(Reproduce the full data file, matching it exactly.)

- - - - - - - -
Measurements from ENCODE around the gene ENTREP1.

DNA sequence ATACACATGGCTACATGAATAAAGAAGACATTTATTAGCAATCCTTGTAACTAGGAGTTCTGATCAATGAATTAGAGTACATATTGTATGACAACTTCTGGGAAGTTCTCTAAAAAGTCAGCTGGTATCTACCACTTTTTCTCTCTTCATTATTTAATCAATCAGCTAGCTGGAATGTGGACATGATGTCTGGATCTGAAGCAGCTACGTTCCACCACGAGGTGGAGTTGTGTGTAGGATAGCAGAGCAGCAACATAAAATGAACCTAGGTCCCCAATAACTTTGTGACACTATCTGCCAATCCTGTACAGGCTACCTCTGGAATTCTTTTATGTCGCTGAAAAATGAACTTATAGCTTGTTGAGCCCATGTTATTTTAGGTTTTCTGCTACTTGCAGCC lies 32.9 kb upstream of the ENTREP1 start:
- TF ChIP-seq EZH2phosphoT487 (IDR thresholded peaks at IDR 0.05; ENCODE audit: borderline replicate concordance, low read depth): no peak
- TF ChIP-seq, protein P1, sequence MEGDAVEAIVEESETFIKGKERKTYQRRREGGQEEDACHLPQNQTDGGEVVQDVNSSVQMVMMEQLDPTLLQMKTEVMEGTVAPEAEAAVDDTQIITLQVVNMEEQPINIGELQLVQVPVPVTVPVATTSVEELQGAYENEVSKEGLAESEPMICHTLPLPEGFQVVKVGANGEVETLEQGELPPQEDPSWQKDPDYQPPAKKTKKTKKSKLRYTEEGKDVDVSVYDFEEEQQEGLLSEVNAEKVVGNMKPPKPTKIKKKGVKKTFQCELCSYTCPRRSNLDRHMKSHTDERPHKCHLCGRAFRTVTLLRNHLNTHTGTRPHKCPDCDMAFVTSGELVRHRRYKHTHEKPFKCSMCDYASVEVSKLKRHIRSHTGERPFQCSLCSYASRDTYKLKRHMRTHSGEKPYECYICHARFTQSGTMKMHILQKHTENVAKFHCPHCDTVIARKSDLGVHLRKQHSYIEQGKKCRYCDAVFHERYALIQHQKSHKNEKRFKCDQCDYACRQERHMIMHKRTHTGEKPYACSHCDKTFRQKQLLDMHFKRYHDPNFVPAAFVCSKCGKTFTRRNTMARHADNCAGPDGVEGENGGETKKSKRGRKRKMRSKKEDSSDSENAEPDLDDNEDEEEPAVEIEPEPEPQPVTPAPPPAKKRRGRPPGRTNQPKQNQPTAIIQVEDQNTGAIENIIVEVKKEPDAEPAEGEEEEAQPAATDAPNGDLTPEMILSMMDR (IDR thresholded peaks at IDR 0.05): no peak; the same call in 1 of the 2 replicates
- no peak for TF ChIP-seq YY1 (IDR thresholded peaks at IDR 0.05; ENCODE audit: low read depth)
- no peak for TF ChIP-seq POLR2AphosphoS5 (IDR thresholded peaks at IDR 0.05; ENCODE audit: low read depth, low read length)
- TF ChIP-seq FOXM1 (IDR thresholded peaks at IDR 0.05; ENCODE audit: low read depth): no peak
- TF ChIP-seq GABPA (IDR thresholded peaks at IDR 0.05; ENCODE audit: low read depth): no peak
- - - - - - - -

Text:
Measurements from ENCODE around the gene ENTREP1.

DNA sequence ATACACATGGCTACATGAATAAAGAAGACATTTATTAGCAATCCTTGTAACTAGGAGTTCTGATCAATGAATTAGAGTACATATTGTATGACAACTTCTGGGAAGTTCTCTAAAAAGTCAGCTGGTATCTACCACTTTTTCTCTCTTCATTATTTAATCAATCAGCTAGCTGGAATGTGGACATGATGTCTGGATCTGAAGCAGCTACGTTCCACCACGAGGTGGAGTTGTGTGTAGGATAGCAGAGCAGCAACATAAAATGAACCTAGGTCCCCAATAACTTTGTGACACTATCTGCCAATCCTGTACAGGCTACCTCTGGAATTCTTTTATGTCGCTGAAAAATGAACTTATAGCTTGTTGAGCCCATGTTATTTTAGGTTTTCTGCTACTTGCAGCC lies 32.9 kb upstream of the ENTREP1 start:
- TF ChIP-seq EZH2phosphoT487 (IDR thresholded peaks at IDR 0.05; ENCODE audit: borderline replicate concordance, low read depth): no peak
- TF ChIP-seq, protein P1, sequence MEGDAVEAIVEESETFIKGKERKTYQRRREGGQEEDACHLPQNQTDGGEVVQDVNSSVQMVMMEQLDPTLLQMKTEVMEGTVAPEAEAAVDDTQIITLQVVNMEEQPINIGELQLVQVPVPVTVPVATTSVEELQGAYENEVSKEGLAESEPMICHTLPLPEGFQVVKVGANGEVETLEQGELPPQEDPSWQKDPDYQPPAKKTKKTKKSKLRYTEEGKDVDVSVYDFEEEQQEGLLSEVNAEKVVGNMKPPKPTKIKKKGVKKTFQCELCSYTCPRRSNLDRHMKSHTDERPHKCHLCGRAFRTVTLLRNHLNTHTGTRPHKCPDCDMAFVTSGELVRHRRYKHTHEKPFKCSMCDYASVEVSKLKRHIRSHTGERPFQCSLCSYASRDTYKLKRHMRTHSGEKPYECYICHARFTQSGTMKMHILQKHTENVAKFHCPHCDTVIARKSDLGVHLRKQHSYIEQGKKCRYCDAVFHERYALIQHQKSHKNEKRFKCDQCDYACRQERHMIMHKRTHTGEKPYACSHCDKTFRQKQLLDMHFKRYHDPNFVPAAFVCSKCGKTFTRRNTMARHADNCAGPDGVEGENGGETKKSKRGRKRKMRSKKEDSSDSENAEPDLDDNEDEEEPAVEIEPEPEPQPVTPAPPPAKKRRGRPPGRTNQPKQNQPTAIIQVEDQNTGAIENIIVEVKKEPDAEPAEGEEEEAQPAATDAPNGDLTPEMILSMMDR (IDR thresholded peaks at IDR 0.05): no peak; the same call in 1 of the 2 replicates
- no peak for TF ChIP-seq YY1 (IDR thresholded peaks at IDR 0.05; ENCODE audit: low read depth)
- no peak for TF ChIP-seq POLR2AphosphoS5 (IDR thresholded peaks at IDR 0.05; ENCODE audit: low read depth, low read length)
- TF ChIP-seq FOXM1 (IDR thresholded peaks at IDR 0.05; ENCODE audit: low read depth): no peak
- TF ChIP-seq GABPA (IDR thresholded peaks at IDR 0.05; ENCODE audit: low read depth): no peak